Ir direto para menu de acessibilidade.
Portal do Governo Brasileiro
Início do conteúdo da página

Carlos Martins Ceglia, Embajador de Brasil en Malasia e en Brunei 

The ongoing Zika outbreak, which has spread to more than 20 countries, is compelling the international community to step up efforts to stop the virus propagation and better understand its effects in the human organism.

The virus itself is not unfamiliar to mankind. It was first isolated in 1947 in Uganda and since then it has been found in Africa, tropical Asia and Oceania. Nor is its vector, the Aedes aegypti mosquito, which is also the infamous transmitter of dengue and chikungunya. Yet this is a completely new situation in terms of international public health and for the global scientific community.

The Zika virus is now drawing more international attention mainly due to its relation with microcephaly, a congenital condition where babies are born with a smaller than normal head size, causing limited brain development. This link was discovered by Brazilian scientists last year, not long after the first Zika case was identified in the country, and its nature and mechanism are still under investigation by scientists all over the world. Microcephaly can be caused by a number of other diseases.

The Brazilian Government declared the Zika virus outbreak a national public health emergency in November, and the World Health Organization (WHO) classified it as an international public health emergency on Feb 1. With an integrated universal public health care system with free treatment provision, Brazil has reacted swiftly since the identification of the epidemic outbreak to understand the virus, the manner that it appears and evolves as well as the risk factors associated with it.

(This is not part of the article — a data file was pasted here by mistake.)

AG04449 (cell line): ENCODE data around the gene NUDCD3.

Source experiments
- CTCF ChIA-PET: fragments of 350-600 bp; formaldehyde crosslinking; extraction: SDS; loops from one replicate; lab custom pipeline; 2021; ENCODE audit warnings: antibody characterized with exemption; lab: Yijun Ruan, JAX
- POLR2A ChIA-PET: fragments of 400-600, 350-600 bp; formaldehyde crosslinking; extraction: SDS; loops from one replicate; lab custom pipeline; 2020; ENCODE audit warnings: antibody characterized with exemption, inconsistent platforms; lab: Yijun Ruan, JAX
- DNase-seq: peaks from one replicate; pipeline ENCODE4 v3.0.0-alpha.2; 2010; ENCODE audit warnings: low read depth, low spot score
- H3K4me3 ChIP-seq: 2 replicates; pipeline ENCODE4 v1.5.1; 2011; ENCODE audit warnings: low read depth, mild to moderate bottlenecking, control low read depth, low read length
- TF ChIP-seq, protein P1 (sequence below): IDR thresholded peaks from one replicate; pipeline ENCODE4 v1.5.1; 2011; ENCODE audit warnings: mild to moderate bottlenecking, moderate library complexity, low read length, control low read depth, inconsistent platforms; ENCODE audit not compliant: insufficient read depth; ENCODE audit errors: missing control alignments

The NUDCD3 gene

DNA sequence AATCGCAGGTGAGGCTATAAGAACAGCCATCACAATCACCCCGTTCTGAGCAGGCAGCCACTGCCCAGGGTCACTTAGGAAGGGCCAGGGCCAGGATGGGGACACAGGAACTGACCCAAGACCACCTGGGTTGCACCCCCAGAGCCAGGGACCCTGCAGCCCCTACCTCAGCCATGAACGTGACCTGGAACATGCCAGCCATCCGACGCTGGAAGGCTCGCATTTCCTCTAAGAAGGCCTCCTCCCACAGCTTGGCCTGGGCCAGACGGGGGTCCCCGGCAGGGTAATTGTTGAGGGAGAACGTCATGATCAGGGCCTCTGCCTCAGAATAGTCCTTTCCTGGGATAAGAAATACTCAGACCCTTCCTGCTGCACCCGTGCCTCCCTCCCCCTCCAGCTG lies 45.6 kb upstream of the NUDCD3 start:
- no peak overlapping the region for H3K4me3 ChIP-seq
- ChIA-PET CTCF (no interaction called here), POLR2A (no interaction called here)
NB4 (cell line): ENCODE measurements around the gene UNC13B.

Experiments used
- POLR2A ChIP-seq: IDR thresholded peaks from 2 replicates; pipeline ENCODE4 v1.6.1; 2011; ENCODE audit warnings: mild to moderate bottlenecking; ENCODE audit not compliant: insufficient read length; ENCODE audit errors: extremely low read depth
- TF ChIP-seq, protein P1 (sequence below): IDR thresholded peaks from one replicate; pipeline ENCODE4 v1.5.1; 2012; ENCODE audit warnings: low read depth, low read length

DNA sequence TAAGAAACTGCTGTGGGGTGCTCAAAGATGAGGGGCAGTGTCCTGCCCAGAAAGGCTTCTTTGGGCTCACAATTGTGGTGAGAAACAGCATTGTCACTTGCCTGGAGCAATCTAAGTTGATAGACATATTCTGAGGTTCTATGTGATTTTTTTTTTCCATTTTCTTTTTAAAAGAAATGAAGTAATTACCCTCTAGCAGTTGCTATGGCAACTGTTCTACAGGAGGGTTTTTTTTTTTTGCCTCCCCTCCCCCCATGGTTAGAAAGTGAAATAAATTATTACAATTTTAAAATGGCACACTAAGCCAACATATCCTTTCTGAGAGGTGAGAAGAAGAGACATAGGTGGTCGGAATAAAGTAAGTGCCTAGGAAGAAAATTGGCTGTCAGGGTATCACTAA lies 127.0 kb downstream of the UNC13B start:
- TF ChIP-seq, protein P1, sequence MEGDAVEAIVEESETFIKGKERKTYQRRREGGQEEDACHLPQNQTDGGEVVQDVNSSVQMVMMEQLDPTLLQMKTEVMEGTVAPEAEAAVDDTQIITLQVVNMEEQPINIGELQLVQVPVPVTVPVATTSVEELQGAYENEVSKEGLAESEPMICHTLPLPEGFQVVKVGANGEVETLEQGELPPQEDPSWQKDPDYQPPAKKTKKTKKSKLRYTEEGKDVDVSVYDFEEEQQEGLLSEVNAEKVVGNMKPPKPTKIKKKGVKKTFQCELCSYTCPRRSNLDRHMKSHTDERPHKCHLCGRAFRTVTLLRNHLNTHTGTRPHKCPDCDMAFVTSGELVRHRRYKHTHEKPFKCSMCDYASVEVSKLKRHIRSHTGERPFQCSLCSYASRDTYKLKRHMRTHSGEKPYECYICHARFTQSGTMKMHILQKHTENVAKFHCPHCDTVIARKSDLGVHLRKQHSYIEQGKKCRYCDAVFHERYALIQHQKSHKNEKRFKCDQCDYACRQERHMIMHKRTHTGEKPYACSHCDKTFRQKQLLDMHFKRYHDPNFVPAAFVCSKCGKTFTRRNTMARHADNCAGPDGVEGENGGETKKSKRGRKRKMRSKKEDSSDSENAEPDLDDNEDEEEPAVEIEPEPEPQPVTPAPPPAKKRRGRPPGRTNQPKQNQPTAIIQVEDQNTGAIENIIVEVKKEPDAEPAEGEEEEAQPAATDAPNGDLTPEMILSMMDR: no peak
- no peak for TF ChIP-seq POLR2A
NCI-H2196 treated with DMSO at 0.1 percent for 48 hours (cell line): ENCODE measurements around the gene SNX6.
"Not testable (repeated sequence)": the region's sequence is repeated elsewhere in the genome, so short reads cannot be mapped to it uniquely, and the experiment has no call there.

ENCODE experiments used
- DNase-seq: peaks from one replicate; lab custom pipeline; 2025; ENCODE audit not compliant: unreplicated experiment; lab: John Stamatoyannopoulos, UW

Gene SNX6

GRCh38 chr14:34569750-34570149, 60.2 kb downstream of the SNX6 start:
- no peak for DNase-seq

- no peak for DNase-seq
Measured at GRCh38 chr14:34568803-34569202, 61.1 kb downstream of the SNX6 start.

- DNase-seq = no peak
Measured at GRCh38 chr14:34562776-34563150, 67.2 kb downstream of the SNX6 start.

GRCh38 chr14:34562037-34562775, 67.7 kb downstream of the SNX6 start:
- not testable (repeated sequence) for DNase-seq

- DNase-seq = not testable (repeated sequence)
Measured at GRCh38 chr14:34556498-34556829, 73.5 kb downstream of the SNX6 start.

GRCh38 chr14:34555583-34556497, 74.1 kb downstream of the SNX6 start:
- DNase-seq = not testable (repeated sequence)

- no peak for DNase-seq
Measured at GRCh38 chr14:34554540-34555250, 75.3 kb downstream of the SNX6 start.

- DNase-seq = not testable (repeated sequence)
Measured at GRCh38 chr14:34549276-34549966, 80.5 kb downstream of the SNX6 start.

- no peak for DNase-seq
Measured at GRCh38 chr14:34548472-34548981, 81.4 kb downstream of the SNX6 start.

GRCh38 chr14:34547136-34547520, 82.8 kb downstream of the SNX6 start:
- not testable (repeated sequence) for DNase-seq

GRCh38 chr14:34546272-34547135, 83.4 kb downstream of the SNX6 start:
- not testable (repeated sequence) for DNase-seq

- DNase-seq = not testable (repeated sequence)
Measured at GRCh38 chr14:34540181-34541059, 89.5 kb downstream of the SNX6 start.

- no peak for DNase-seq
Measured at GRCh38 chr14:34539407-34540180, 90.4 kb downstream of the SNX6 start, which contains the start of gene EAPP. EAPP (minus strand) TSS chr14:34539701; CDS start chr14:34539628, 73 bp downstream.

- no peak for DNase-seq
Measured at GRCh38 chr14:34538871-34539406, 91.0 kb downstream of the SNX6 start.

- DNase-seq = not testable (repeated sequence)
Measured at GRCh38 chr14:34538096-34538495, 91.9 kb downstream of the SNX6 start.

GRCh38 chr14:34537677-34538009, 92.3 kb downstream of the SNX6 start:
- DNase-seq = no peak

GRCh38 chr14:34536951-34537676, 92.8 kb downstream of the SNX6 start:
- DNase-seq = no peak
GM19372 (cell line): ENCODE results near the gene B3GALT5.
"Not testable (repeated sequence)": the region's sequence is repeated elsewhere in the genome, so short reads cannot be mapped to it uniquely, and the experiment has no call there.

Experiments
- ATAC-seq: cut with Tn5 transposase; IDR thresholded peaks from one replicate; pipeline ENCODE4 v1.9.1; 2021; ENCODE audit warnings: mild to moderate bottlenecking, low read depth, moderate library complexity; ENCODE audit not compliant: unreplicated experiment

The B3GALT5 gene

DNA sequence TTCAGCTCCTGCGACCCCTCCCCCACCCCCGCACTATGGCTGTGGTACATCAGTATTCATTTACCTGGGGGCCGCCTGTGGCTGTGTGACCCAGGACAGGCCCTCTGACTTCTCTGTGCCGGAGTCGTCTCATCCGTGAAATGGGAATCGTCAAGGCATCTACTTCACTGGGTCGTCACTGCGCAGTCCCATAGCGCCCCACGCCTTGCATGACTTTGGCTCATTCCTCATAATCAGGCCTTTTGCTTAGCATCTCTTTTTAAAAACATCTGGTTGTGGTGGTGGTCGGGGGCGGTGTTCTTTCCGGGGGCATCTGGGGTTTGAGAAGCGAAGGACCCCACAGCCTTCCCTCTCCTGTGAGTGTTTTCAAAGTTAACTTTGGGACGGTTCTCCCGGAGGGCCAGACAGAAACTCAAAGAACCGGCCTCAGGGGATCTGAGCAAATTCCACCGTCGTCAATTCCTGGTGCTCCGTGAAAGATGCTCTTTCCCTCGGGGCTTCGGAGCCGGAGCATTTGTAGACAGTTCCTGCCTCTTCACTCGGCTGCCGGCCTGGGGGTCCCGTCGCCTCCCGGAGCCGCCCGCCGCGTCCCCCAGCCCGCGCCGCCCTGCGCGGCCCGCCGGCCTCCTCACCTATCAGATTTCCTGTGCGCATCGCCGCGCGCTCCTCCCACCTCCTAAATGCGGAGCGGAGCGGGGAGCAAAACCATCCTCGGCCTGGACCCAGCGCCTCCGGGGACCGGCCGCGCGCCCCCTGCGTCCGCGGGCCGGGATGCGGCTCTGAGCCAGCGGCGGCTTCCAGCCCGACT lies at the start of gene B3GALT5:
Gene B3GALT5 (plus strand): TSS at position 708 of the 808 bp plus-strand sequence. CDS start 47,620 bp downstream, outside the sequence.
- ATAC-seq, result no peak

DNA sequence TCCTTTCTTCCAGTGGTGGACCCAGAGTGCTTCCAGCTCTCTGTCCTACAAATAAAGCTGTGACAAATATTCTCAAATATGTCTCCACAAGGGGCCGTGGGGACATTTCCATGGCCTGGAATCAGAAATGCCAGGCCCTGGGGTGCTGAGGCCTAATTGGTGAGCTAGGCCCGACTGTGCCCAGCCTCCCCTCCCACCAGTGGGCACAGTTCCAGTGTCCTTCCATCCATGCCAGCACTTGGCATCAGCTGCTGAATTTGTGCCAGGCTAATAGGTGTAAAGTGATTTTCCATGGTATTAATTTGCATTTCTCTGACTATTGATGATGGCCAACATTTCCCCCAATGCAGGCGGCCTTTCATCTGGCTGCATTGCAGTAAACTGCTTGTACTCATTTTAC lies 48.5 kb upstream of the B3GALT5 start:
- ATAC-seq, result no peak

As with any emergency situation, despite the real public health risk, it is important to put facts in the proper perspective and avoid unwarranted panic. WHO, the main coordinator of this fight on a global scale, has stated that there should be no international travel or trade restrictions because of the virus. Brazil is open for business (and leisure). Despite such national concern and engagement, Brazilians are leading their lives with their usual conviviality, as the cheerful pictures and videos of the recently celebrated Carnival loudly tell.

Nevertheless, as usually advisable when planning to explore different places, travellers bound for the affected areas should take basic precautions. Pregnant women, in particular, should take special care and consult a doctor before deciding to travel to the affected areas. It is also wise to adopt measures to reduce the presence of the Aedes aegypti mosquito, such as by keeping doors and windows shut or using insect window mesh screens, wearing trousers and long sleeves and applying suitable mosquito repellents. So far, there is no scientific conclusion that the virus may be transmitted other than by infected mosquito bite.

The Zika virus is not another Ebola. About 80% of people infected by the Zika virus do not develop any clinical signs, whether they are adults or children. Overall, the evolution of the disease is benign and the symptoms disappear spontaneously after three to seven days. Severe and atypical forms are rare but their occurrence cannot be overlooked. The possible risk of microcephaly makes infections of pregnant women particularly worrisome.